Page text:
Spotlight: West Virginia
ALTERNATIVE ENERGY SOURCES MAY BREATHE LIFE BACK INTO THE MOUNTAIN STATE’S
Biomass researchers were on the other side of the EPA and received a three-year deferral on green-
ECONOMY. LONG KNOWN FOR ITS COAL PRODUCTION, WEST VIRGINIA IS NOW EXPLORING
OTHER ENERGY OPTIONS — FROM NATURAL GAS DEPOSITS IN THE MARCELLUS SHALE TO
RENEWABLE BIOMASS ENERGY.
The state’s coal industry was dealt a serious blow this past January when the U.S. Environmental Protection
Agency (EPA) revoked Arch Coal’s permit for a mountaintop-removal coal-mining project in Logan County.
While the company is appealing the decision, other energy projects in the state are moving for ward.
house-gas permitting requirements from the burning of biomass materials this past February. Re-
searchers from Marshall University and West Virginia University are looking into the use of biomass,
which comprises materials from plants or animals, as a renewable-energy source. Of particular interest
to researchers is the potential for the growth of biomass fuels on current and abandoned surface mines
— land that is typically unsuitable for other uses.
In addition, Governor Earl Ray Tomblin created a Marcellus to Manufacturing Task Force this past Feb-
ruary to encourage development around the Marcellus Shale deposits. One of the task force’s primary
aims is to attract businesses that work with natural-gas processing as well as its byproducts.
Charleston Office Market
Asking rents for office space in the capital city were hovering around $14.88 per square foot this past
November, according to data from LoopNet. That’s greater than the state average of $14 and a 2.1 per-
cent increase from August — but a 0.8 percent decline year over year.
The Class A office-tower market in Charleston, however, is averaging $20.37 per square foot, according
to a December 2010 survey by Howard Swint of West Virginia Commercial LLC. The survey also reports
an overall vacancy rate of 17 percent for Class A towers.
The city lost a major tenant when Chesapeake Energy pulled out of the area, leaving City Center West
with a 64.7 percent vacancy rate.
“When Chesapeake exited the market, they put a giant hole in what was, in effect, a full occupancy rate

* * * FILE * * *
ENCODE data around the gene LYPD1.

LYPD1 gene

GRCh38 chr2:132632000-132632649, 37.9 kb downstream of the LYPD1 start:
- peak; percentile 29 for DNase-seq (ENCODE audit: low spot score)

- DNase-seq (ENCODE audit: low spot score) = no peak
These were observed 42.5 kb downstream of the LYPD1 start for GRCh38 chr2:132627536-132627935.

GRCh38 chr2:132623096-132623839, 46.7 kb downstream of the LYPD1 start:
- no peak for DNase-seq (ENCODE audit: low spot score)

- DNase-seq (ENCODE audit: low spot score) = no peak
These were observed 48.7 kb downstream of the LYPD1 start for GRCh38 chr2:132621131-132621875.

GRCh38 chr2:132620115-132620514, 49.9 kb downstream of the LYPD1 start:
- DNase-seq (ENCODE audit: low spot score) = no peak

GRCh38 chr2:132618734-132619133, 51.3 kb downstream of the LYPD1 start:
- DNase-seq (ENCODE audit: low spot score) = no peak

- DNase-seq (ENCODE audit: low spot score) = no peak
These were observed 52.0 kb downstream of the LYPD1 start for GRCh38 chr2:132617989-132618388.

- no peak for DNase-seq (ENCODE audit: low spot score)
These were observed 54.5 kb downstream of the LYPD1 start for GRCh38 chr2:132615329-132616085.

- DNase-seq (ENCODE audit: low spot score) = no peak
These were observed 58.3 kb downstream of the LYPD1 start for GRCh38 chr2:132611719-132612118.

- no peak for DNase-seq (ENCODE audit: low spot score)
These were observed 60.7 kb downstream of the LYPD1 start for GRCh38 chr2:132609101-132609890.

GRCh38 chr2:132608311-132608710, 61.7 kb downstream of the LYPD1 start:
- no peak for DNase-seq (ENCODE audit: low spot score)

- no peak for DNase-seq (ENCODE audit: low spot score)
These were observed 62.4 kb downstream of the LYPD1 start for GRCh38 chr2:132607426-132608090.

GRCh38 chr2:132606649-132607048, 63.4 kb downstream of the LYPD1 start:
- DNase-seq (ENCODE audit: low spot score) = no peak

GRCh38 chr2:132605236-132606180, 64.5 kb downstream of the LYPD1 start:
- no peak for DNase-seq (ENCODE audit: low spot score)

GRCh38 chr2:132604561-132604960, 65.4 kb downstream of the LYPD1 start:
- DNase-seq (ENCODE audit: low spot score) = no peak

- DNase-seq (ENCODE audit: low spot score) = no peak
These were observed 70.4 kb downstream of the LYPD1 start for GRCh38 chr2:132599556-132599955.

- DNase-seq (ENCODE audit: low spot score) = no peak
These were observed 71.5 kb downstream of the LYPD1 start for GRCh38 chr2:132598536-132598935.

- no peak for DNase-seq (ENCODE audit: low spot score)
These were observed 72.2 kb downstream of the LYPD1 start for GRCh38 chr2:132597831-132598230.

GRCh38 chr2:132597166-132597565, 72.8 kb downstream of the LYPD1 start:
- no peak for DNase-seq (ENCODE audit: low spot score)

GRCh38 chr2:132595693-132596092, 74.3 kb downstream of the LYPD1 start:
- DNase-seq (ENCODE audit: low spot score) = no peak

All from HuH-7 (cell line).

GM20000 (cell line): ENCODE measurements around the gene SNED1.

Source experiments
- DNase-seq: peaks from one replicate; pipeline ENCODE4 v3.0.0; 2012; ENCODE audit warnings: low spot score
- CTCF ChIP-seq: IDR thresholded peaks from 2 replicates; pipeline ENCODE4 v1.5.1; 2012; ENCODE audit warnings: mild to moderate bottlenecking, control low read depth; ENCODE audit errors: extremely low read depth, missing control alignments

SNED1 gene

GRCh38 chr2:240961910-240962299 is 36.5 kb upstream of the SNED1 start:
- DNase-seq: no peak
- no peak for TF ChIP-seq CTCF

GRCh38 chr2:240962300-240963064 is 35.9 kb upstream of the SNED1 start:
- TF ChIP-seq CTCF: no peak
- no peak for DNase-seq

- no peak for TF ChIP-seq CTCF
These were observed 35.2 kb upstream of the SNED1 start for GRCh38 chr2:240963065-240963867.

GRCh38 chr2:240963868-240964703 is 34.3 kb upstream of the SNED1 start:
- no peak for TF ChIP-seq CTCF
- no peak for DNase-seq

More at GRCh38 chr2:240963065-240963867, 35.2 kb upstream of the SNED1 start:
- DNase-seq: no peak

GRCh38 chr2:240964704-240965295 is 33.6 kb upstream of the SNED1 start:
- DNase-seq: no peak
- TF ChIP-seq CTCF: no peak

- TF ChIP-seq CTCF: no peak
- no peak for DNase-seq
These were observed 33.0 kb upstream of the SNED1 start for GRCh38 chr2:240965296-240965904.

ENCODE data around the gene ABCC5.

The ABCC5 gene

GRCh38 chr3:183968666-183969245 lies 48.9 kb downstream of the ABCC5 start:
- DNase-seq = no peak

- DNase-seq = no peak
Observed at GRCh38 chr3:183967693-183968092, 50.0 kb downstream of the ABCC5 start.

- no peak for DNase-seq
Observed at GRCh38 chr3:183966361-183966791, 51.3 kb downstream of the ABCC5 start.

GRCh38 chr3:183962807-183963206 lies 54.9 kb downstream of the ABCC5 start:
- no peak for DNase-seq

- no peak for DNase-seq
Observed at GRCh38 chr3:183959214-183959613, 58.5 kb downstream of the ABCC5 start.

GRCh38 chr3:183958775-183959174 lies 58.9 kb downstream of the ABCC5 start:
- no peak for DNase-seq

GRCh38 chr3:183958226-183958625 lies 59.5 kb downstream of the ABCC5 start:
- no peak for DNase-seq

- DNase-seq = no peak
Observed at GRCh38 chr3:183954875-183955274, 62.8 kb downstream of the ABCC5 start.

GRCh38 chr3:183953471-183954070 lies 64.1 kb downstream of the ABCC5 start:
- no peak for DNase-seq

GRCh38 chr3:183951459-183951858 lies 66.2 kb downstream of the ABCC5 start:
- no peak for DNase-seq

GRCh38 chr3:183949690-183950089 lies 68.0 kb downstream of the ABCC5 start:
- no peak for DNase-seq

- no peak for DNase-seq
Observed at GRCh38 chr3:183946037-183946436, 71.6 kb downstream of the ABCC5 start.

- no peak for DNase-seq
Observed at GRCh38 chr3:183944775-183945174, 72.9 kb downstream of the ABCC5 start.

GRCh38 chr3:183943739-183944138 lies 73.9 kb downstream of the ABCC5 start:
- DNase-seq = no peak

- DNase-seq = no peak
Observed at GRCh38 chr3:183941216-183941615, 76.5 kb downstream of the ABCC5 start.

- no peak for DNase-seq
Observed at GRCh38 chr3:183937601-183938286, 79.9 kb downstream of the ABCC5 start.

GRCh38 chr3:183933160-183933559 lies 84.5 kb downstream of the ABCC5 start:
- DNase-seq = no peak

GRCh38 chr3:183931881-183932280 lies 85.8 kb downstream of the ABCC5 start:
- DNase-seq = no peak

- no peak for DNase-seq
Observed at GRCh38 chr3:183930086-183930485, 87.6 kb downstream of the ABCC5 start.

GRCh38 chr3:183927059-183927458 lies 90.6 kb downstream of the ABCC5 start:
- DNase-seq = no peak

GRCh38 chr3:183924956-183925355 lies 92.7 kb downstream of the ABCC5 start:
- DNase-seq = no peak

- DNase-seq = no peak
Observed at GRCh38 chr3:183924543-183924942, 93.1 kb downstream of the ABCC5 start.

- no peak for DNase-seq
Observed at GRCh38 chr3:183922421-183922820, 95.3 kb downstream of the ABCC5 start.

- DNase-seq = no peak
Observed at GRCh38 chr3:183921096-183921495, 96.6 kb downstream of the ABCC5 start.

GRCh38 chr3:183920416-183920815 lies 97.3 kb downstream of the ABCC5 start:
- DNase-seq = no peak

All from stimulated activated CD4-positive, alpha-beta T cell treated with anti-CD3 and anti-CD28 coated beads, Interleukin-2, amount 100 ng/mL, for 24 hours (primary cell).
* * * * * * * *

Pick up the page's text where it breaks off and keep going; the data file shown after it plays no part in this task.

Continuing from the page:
for Class A office space,” Swint says. “Prior to that, we had spillover in demand from Class A space to
Class B space.”
The building was purchased by the West Virginia Lottery Commission this past June, however, and state
agencies will begin occupying space as existing leases expire. This move could put downward pressure
on Class B space as state agencies vacate their current locations, according to Swint.
Industry Focus: Lodging
The Mountain State’s hospitality sector is outpacing national numbers. In the first half of 2010, U.S.
hotel occupancy increased 4. 4 percent; West Virginia’s occupancy rate increased 5. 4 percent in that
period. Revenue per available room also increased 6. 5 percent in the state, compared to 2.3 percent
nationally, according to Smith Travel Research.
Room demand showed improvement, as well, increasing 9. 9 percent through the first 10 months of
2010, according to the West Virginia Division of Tourism.
For the first time since 2007, West
Virginia’s unemployment rate was
greater than the national average at
the end of this past year. The state’s
unemployment rate was 9. 6 percent
this past December, compared to
the national rate of 9. 4 percent. The
state’s unemployment increased from
9. 3 percent in October and November
and represents its highest unemploy-
ment rate in the past decade.
Source: U.S. Department of Labor
West Virginia has added 8,100 jobs
since December 2009, however. According to the West Virginia Department of Commerce, the service-
providing sector provided the bulk of the new jobs, with 7,500. Leisure and hospitality added 3,300
jobs, and mining and logging added 2,500.
Jennifer E. Garrett is an associate editor at Scotsman Guide. Reach her at (800) 297-6061 or email@example.com.
3 Regions to Watch
This past October, the second phase of construction
began on the Summit Bechtel Family National Scout
Reserve. The 10,600-acre site will be the permanent
home for the Boy Scouts of America’s National Scout
Jamboree and will also house a high-adventure camp,
leadership center and summer camps. The Summit’s
first Jamboree is planned for July 2013.
MARSHALL COUNT Y
Dominion Resources Inc. plans to build a multimillion-
dollar natural-gas processing plant on 56 acres at the
Natrium site in Marshall County. Construction is ex-
pected to begin this summer, and the first phase will
be completed in 2012. The facility could create 45 to
50 permanent jobs.
Construction began this spring on a 1.3 million-
square-foot fulfillment center for Macy’s Inc. The cen-
ter is expected to create 1,200 full- and part-time jobs
for the area, as well as 700 seasonal positions. Built to
support the company’s growing online business, the
center is scheduled to begin operating in April 2012.
WHAT THE LOCALS SAY
“West Virginia used to lead the nation in unemploy-
ment and economic decline. Those days are over
because of one thing: diversification away from
natural resources. It was a concentration on natural
resources that made us subject to a boom-and-bust
economy based on the demand, or lack thereof, for
those resources. Now we’ve grown past that point.”
— HOWARD S WINT, ASSOCIATE BROKER,
WES T VIRGINIA COMMERCIAL LLC
Sources: Charleston Daily Mail, The (Huntington) Herald-Dispatch,
LoopNet, The New York Times, Parkersburg News and Sentinel,
Smith Travel Research, West Virginia Commercial LLC, West Virginia
Department of Commerce, West Virginia Division of Tourism, U. S. Census
Bureau, U. S. Department of Labor